By George Friedman – Nov. 12, 2019 Geopolitical Future
Thirty years ago, on Nov. 9, 1989, the Berlin Wall fell. This was the beginning of a period that would change the world. When the last remnants of the wall came down in November 1991, it began four months that transformed all that had gone before. On Dec. 31, 1991, the Soviet Union ceased to exist; then on Feb. 7, 1992, the Maastricht Treaty was signed, creating the European Union. Like 1918 or 1945, this four-month period marked the end of one era and the beginning of another. It is 30 years since the beginning of this transition and its meaning is only now becoming visible.
Turning Points of the 20th Century
Europe in the 20th century had four turning points. The first came in 1918 with the end of World War I. It was also the end of Imperial Europe. The German, Austro-Hungarian, Russian and Ottoman empires all collapsed after the war, and the British Empire was not far behind. Nations like Poland that had been buried within one or more empires emerged as independent republics, some for the first time in centuries. Some were forged together into multinational states, like Yugoslavia or Czechoslovakia. The borders of others, like Hungary, were dramatically changed. Defeated Germany survived. Throughout Europe, the republican form of government took hold and, with it, supposedly liberal democracy. Emperors did not reemerge, but liberal democracy took hold only intermittently.
This was an era in which Europe as a whole was in a state of shock over what it had done to itself in World War I. The nations that were shed by the fallen empires clung to national identities from centuries before, but were not at all certain what they were now that they had reemerged into history, frequently with multiple nationalities sharing the same state.
This era ended in 1945. World War I originated in the unification of Germany. This was previously a region of fragmented duchies, which joined together under the management of Prussia and formed an empire under the House of Hohenzollern. From unified Germany’s inception, it was strong economically and militarily, but not strong enough to feel secure. With France on one side and Russia on the other, Germany could not survive a simultaneous attack from east and west, launched at a time of France’s or Russia’s own choosing. Germany was forced to conclude that it would have to launch a war at a time of its own choosing, knocking France or Russia out of the war first, then dealing with the other at its leisure. And, thus, the Schlieffen Plan was executed in 1914. It failed, leading to the end of empires.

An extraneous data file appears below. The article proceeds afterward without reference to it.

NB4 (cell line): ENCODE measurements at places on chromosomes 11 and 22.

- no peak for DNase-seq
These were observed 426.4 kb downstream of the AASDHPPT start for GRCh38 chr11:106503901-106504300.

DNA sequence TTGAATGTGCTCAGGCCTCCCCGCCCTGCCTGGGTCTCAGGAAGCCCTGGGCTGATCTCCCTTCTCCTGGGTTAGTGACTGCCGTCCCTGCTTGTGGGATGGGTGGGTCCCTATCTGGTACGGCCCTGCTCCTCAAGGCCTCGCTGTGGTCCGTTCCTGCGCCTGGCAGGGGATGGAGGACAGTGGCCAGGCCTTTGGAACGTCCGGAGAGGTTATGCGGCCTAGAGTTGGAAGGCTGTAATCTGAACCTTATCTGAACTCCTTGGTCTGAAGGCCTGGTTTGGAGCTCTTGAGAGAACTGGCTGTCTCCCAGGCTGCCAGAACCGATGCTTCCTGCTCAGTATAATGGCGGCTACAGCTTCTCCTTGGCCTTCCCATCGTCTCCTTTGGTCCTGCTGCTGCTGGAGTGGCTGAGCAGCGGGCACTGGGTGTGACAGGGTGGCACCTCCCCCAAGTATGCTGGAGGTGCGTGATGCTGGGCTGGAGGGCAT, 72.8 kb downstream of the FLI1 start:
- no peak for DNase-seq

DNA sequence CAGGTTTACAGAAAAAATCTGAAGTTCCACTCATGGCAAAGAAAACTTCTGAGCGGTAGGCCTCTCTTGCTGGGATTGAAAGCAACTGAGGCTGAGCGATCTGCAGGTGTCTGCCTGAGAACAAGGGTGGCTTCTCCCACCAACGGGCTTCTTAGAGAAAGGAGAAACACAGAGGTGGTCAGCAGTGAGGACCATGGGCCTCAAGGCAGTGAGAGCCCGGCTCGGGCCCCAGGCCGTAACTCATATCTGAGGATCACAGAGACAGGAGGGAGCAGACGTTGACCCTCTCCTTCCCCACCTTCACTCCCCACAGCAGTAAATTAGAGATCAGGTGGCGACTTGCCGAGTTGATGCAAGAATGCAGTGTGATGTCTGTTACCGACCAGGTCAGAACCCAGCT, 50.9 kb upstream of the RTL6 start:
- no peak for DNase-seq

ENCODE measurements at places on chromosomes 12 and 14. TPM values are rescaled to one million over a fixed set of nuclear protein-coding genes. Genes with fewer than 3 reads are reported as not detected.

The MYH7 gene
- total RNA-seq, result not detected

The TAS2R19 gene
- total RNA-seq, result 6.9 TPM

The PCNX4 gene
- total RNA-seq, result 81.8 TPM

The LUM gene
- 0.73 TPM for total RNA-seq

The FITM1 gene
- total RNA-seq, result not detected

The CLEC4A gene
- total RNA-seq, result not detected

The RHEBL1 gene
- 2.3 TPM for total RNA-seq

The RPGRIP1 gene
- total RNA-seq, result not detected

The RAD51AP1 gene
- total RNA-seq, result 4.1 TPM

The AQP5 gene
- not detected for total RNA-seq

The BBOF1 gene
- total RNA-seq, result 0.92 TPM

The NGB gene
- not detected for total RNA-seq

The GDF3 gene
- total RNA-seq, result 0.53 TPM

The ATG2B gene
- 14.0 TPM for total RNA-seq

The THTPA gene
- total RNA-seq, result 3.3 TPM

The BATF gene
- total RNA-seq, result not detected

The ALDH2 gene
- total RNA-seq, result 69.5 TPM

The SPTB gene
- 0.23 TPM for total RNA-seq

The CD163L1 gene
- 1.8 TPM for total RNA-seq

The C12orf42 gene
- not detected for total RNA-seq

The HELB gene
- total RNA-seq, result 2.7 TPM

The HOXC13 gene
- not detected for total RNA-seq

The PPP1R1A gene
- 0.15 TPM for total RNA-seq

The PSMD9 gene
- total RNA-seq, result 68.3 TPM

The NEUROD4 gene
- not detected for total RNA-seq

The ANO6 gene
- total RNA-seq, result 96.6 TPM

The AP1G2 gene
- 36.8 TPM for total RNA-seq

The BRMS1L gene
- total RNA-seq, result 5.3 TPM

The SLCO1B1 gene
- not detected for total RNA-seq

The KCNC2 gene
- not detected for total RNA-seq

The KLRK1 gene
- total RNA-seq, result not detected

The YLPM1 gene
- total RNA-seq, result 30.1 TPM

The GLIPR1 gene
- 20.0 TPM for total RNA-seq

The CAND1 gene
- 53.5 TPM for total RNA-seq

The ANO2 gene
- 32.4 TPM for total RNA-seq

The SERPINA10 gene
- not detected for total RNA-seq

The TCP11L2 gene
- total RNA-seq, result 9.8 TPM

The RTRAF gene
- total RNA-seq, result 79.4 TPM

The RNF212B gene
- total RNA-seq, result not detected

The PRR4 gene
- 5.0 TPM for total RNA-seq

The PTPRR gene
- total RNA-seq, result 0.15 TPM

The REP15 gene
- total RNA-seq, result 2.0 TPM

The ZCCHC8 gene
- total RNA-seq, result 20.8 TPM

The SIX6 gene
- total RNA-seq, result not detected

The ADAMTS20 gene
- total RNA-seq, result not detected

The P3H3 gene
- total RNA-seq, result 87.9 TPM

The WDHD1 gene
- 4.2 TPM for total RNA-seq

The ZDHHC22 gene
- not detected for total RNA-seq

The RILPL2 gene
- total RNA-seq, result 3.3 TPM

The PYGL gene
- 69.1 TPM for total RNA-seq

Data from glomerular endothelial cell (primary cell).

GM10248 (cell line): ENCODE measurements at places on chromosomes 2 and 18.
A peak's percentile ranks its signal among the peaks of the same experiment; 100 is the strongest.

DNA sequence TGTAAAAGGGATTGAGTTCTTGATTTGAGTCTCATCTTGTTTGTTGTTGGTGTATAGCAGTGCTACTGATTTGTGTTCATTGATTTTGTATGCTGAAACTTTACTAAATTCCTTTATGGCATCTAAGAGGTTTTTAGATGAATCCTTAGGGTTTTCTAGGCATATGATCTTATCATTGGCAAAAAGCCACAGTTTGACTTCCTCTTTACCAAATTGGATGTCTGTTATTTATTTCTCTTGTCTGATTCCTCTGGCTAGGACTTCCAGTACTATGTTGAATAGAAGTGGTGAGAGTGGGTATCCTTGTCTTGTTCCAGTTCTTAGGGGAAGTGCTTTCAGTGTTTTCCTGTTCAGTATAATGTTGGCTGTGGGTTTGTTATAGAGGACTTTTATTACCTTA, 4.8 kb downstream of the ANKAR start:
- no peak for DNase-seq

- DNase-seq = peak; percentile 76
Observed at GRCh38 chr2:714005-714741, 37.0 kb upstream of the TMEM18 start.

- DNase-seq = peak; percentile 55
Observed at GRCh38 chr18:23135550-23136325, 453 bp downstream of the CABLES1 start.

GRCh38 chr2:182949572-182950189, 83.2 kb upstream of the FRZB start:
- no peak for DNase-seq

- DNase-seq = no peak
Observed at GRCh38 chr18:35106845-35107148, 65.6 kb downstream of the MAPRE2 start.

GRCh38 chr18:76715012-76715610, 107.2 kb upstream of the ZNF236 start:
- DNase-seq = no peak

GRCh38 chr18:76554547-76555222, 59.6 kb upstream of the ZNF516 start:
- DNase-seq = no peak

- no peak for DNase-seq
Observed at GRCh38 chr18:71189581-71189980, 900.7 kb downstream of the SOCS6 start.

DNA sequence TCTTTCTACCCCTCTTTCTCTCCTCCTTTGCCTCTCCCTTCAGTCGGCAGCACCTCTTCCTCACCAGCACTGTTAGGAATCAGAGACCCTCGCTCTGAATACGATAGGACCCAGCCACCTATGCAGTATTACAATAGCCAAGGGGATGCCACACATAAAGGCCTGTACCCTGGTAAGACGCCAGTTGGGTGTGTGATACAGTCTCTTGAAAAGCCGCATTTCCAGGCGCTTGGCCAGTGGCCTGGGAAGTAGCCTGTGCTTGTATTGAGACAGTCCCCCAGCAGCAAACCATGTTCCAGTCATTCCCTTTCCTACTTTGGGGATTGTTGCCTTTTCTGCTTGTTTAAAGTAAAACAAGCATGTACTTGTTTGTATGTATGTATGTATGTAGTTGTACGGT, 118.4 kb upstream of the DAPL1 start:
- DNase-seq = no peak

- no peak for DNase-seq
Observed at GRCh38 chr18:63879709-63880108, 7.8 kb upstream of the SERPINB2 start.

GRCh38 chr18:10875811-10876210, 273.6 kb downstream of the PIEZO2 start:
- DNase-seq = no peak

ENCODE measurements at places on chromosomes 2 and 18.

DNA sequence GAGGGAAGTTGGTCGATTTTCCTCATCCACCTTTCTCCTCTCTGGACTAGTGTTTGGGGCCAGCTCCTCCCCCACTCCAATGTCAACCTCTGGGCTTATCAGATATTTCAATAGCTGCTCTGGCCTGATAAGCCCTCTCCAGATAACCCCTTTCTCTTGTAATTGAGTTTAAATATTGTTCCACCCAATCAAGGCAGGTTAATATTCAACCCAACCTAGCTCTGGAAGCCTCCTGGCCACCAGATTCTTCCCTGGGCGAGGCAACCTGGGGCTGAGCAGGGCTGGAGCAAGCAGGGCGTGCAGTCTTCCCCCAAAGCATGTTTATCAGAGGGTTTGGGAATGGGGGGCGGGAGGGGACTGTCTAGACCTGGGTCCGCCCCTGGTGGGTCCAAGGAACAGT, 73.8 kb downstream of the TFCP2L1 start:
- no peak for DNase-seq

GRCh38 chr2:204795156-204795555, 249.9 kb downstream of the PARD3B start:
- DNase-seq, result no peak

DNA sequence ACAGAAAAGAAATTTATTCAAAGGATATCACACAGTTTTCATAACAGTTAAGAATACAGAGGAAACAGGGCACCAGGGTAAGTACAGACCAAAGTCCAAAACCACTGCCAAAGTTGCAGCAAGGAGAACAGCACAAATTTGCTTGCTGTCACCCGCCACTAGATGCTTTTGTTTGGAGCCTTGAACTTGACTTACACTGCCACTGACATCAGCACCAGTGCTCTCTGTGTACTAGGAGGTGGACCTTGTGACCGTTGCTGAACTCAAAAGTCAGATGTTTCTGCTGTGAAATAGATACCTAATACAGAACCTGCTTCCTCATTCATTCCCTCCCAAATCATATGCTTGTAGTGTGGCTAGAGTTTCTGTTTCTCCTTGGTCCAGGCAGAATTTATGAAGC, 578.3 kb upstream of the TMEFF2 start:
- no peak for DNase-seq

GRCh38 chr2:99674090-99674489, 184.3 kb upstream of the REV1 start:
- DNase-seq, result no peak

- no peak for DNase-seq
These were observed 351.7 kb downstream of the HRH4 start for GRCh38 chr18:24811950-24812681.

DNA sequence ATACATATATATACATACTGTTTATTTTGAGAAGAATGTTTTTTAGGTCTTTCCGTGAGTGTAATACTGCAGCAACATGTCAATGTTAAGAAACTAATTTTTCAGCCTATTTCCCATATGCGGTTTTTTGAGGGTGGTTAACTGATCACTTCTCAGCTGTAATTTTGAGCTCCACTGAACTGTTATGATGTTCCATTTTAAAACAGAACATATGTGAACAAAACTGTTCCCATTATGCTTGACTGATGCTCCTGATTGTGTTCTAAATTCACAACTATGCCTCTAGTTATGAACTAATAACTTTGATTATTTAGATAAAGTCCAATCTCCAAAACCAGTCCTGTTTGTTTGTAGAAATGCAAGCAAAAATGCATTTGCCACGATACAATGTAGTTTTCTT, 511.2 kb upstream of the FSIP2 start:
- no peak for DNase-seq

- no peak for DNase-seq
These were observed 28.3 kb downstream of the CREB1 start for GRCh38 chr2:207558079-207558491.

During the interregnum between the two world wars, Germany emerged again, going from a cripple in 1932 to the dominant military power on the Continent by 1938. It faced the same strategic problem it had faced before 1914, and was defeated, as it had been in 1918. This ushered in the third epoch in 20th-century Europe: the time of Soviet-American hegemony. World War II ended with the Americans and Soviets meeting on the Elbe River and dividing Europe roughly along the lines they had conquered it. The Soviets held the band of countries from Poland to Bulgaria, and the Americans and their British allies held everything to the west.
The Era of the Iron Curtain
This was the time when Europe as a whole lost control of its fate. For Europe, ever since 1914, its fate had been war, the overriding question was whether, or more truly when, the Soviets and the United States would take Europe into war. The question of war and peace had been decided in London, Paris and Berlin. Now the question was decided in Washington and Moscow. It would be too much to say that Continental Europe constituted colonies. It would be more accurate to say that these were sovereign nations trapped in a geopolitical reality that tied their hands in relation to the world and cost them their empires. Europe was sovereign, but only in a very limited sense. The era of failed or monstrous states had put them in a position where no one, not even they themselves, trusted them to use full sovereignty wisely.
Europe was therefore divided by what British Prime Minister Winston Churchill called the Iron Curtain. Each side – the American-led NATO and the Soviet-led Warsaw Pact – prepared for a war that was fought everywhere except in Europe. As the European empires collapsed, the Americans and Soviets competed over who would inherit these empires. The issue was less who would control a country and more who would be stopped from controlling a country. The U.S. had little interest in Congo or Vietnam themselves; it had an interest in blocking the Soviets, and vice versa.
This diversion bought Europe time to recover, and it was in the interest of the United States to help it to recover. The Soviets were poor but powerful, and they controlled their region with tanks and few economic incentives. The Americans were powerful and rich, and they had far more to offer their zone, from the Marshall Plan to favorable trade relations. With these offerings Europe rebuilt itself, using American money and European intellectual capital. Germany retook its position as the most economically dynamic nation in Europe, this time abandoning strategic interests in favor of a purely economic Germany. Apart from the fear of war, which died down eventually, this was the happiest this part of Europe had been since 1914.
The other Europe, the one to the east, was less happy. Part of it was the ever-present Soviet power; the other and perhaps greater part was the penury in which this part of the Continent lived. The difference between a department store in Warsaw or Budapest and one in Frankfurt or Rome was startling. The simple fact was that the opportunities of life, from travel to luxury, ground on the Eastern Bloc, as much as ideology and freedom did.